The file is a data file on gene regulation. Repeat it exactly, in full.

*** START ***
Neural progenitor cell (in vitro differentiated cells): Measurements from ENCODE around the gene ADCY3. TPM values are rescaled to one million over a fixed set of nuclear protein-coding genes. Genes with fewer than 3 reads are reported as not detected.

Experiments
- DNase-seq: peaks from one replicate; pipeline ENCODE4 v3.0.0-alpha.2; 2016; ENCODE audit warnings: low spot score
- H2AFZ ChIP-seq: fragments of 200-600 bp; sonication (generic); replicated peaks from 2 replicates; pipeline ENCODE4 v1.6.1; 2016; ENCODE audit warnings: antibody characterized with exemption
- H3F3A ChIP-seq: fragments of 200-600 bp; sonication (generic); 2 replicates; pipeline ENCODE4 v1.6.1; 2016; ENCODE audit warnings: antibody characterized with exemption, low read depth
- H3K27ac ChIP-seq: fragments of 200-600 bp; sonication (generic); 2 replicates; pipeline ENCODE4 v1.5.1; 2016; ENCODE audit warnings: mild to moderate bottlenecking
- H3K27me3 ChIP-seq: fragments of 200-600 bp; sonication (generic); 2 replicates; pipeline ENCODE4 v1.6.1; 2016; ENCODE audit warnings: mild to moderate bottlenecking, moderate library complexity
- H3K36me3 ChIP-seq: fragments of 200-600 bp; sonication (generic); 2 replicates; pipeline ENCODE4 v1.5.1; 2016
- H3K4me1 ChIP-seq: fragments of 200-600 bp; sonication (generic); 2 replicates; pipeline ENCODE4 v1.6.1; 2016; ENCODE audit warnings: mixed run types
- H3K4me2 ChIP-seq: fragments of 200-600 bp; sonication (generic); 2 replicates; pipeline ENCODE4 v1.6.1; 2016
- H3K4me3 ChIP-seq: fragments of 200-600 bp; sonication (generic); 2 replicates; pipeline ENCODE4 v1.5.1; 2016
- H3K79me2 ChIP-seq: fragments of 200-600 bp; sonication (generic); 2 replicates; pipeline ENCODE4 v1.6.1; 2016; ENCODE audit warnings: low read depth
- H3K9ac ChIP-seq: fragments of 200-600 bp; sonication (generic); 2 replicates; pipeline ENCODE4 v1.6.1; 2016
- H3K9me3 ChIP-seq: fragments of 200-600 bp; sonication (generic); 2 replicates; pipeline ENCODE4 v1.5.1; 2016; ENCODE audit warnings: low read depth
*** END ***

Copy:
Neural progenitor cell (in vitro differentiated cells): Measurements from ENCODE around the gene ADCY3. TPM values are rescaled to one million over a fixed set of nuclear protein-coding genes. Genes with fewer than 3 reads are reported as not detected.

Experiments
- DNase-seq: peaks from one replicate; pipeline ENCODE4 v3.0.0-alpha.2; 2016; ENCODE audit warnings: low spot score
- H2AFZ ChIP-seq: fragments of 200-600 bp; sonication (generic); replicated peaks from 2 replicates; pipeline ENCODE4 v1.6.1; 2016; ENCODE audit warnings: antibody characterized with exemption
- H3F3A ChIP-seq: fragments of 200-600 bp; sonication (generic); 2 replicates; pipeline ENCODE4 v1.6.1; 2016; ENCODE audit warnings: antibody characterized with exemption, low read depth
- H3K27ac ChIP-seq: fragments of 200-600 bp; sonication (generic); 2 replicates; pipeline ENCODE4 v1.5.1; 2016; ENCODE audit warnings: mild to moderate bottlenecking
- H3K27me3 ChIP-seq: fragments of 200-600 bp; sonication (generic); 2 replicates; pipeline ENCODE4 v1.6.1; 2016; ENCODE audit warnings: mild to moderate bottlenecking, moderate library complexity
- H3K36me3 ChIP-seq: fragments of 200-600 bp; sonication (generic); 2 replicates; pipeline ENCODE4 v1.5.1; 2016
- H3K4me1 ChIP-seq: fragments of 200-600 bp; sonication (generic); 2 replicates; pipeline ENCODE4 v1.6.1; 2016; ENCODE audit warnings: mixed run types
- H3K4me2 ChIP-seq: fragments of 200-600 bp; sonication (generic); 2 replicates; pipeline ENCODE4 v1.6.1; 2016
- H3K4me3 ChIP-seq: fragments of 200-600 bp; sonication (generic); 2 replicates; pipeline ENCODE4 v1.5.1; 2016
- H3K79me2 ChIP-seq: fragments of 200-600 bp; sonication (generic); 2 replicates; pipeline ENCODE4 v1.6.1; 2016; ENCODE audit warnings: low read depth
- H3K9ac ChIP-seq: fragments of 200-600 bp; sonication (generic); 2 replicates; pipeline ENCODE4 v1.6.1; 2016
- H3K9me3 ChIP-seq: fragments of 200-600 bp; sonication (generic); 2 replicates; pipeline ENCODE4 v1.5.1; 2016; ENCODE audit warnings: low read depth